Travel Advice for Japan Part 1 of 3

I was going to talk about this topic at some point anyway but since my mother has recently purchased tickets to come and visit me I figured now was a more than appropriate time to post this.  This post is talking about preparing for your trip to Japan and some things to keep in mind while visiting.  I will create a completely separate post regarding what to pack later.  This post would be excessively long otherwise.  You can use some of what I say here to apply for other countries as well.  I will try to put these in a somewhat order of importance not necessarily in a timeline.  Also, I am not even going to mention money because if you are seriously considering a trip to Japan then you already know about the costs.

1.   Visa

The first and most important thing to consider is your visa status.  Now, I can only answer for Americans as I am
an American myself, but I do know that most countries don't really need to worry about this.  For American tourist, you can just show up and stay there for up to 90 days.  Just so long as you have a passport, you can arrive in the country and they will give you a visitor visa upon arrival.  Same with Korea icyww.  If you are unsure about your visa standing, then check with your local embassy.  You should do this first before you even consider traveling to another country. 

2.   Check the weather

You need to think about the type of weather you like.  During the summer, Japan is seriously humid. Not to mention it rains pretty much nonstop. If you come from a dry climate, this can be shocking to your health.  On the flip side, winter is very windy and dry.  Plus, almost everything is dead so unless you love snow there won't be much to see nature wise.  Be sure you check the weather and plan accordingly.  There is nothing like planning a trip to see snow only to discover that the month you thought would have snow does not have much and you basically just wasted your money.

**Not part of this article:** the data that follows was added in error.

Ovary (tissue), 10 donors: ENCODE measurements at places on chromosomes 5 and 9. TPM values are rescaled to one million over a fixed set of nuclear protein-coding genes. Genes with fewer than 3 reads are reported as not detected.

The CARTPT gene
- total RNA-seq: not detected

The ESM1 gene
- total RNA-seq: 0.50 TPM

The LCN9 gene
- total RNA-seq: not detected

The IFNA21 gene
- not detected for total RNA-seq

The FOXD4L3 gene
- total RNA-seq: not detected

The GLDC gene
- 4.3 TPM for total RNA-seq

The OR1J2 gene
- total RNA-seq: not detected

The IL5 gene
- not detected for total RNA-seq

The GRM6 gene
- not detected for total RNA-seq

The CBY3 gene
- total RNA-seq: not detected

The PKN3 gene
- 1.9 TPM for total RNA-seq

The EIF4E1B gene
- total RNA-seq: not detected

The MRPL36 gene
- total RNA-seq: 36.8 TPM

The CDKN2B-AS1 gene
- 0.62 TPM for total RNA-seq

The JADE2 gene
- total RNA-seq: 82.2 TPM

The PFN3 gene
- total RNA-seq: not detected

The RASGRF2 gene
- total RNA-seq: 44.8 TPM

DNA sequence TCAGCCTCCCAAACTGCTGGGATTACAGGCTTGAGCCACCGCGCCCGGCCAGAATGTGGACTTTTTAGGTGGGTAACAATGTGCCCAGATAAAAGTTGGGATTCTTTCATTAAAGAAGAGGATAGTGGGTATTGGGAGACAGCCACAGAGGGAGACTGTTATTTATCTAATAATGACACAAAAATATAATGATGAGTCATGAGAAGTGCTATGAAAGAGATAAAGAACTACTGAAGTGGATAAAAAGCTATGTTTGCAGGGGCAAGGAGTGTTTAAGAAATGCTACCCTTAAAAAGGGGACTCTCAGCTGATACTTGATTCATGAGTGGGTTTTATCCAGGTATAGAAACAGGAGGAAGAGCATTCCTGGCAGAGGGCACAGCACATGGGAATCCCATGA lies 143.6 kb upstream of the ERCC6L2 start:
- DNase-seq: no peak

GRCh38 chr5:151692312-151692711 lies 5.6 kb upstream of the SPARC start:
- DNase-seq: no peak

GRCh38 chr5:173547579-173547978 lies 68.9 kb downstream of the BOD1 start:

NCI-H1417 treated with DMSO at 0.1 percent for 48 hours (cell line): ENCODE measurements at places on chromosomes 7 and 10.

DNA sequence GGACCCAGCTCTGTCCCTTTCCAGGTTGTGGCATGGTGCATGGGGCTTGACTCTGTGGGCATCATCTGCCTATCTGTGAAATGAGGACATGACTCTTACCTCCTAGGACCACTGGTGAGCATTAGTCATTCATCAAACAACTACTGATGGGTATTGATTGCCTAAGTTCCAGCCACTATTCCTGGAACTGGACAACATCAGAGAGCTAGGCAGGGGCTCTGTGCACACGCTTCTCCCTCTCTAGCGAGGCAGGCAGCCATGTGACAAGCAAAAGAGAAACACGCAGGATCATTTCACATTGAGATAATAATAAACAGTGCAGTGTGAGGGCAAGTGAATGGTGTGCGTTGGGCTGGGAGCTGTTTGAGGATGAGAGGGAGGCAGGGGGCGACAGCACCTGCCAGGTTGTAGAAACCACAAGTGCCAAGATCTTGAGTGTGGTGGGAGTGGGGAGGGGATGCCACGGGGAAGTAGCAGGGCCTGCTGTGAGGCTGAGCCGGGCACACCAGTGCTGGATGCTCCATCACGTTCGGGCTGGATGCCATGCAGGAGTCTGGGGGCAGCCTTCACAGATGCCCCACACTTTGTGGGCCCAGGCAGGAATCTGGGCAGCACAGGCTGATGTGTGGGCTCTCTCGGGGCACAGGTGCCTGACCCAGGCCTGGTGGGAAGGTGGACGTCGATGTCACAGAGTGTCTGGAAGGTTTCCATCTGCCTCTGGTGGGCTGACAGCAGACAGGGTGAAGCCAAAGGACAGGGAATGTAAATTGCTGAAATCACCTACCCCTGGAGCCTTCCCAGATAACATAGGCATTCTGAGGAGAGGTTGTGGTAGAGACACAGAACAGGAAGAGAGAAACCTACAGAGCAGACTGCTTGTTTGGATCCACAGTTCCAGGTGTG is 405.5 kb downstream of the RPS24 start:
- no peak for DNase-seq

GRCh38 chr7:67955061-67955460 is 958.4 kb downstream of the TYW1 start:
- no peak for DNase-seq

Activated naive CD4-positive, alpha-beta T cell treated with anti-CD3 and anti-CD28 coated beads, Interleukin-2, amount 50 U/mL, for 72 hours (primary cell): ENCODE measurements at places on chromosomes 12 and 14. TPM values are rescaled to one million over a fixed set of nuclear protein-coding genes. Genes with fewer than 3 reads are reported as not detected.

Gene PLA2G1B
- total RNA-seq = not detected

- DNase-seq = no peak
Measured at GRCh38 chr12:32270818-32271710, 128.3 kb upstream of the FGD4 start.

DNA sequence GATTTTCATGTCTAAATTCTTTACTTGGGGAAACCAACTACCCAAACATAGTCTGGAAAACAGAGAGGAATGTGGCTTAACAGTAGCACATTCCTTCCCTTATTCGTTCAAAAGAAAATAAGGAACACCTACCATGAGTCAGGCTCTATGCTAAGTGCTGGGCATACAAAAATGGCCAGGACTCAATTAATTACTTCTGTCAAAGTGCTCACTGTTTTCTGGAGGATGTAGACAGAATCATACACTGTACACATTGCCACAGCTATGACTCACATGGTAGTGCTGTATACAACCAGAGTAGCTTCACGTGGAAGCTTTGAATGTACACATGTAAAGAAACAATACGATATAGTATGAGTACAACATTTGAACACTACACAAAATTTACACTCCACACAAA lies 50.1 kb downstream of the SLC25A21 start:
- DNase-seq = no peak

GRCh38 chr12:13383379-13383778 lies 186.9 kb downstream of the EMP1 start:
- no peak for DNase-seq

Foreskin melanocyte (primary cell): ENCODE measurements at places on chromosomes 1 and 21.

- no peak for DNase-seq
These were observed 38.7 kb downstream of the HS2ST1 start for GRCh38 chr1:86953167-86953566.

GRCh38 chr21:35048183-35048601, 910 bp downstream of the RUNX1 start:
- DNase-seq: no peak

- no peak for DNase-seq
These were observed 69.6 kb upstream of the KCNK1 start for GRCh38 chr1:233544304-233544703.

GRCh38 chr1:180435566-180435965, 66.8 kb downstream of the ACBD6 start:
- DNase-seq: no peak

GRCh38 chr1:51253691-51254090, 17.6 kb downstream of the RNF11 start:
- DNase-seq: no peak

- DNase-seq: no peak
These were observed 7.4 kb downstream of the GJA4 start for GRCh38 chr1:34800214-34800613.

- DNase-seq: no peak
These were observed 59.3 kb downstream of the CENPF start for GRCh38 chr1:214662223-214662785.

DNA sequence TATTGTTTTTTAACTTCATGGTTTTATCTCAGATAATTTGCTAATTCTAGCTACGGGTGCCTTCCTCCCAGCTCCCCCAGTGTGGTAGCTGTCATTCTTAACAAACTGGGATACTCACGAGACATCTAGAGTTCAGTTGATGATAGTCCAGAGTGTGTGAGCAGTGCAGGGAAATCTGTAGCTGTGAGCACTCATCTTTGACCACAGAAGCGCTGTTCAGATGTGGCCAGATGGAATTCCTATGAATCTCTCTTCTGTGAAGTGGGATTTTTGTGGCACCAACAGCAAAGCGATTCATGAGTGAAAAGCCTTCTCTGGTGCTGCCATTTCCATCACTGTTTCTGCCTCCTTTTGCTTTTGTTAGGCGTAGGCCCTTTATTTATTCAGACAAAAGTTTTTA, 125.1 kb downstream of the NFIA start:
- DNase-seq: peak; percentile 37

3.   Travel Agent/Flights

Ok, so now you have checked that your visa requirements are met and you have chosen a time to visit, now it is time to talk money.  The best way to see Japan is via a travel agent because they can offer you great deals on hotels as well as tour packages, which are wonderful.  If you do not know any Japanese, but want to see as much as possible, a travel agency is the way to go.  You will get English tours with other people as well as be assigned an agent to help you navigate around the country during your stay.  I know that not everyone can
afford a travel agency, so that is why I suggest you check out flight prices.  The best way to handle international travel is to purchase tickets via the airline directly.  You can use expedia to find out which has the cheapest then check with the airline company themselves to see if they offer the same prices.  Most of the time, they will match it if you call and ask them.  This way it eliminates the intermediary.  Say you buy tickets through expedia. 
The times are perfect and you are happy with them.  Then suddenly, one of your flight times gets changed.  You would have to contact expedia, explain your dilemma, then wait for expedia to contact the Airline Company, then expedia will contact you back; it is a huge mess and most of the time the 3rd party provider will do nothing about it because it is a huge hassle.  Whereas if you contact, let's say, United directly, they can solve all your problems right then because you purchased from them.

4.   Hotels

If you have somewhat of an idea of what you want to do in Japan then you can go ahead and book now that you have your flights, but I mostly am putting this as number 4 because of financial reasons.  If you are planning to stay in Tokyo, Okinawa, or Osaka, it's expensive.  Just basically plan on paying at least $150 a night.  If you are staying in other areas like Nagano, Nagoya, or in my case, Gunma, then you can find a hotel for around $50-$80 a night pretty easily.  An important thing to note: Japan, and I think most of Asia, charges per person, not per room.  This is important to factor into your budget.  If you are planning a group trip with some friends, make sure that everyone knows the rates of rooms.  They are expensive and tiny.  Hardly enough legroom, but usually enough space, if you are good at Tetris, for all your belongings and you.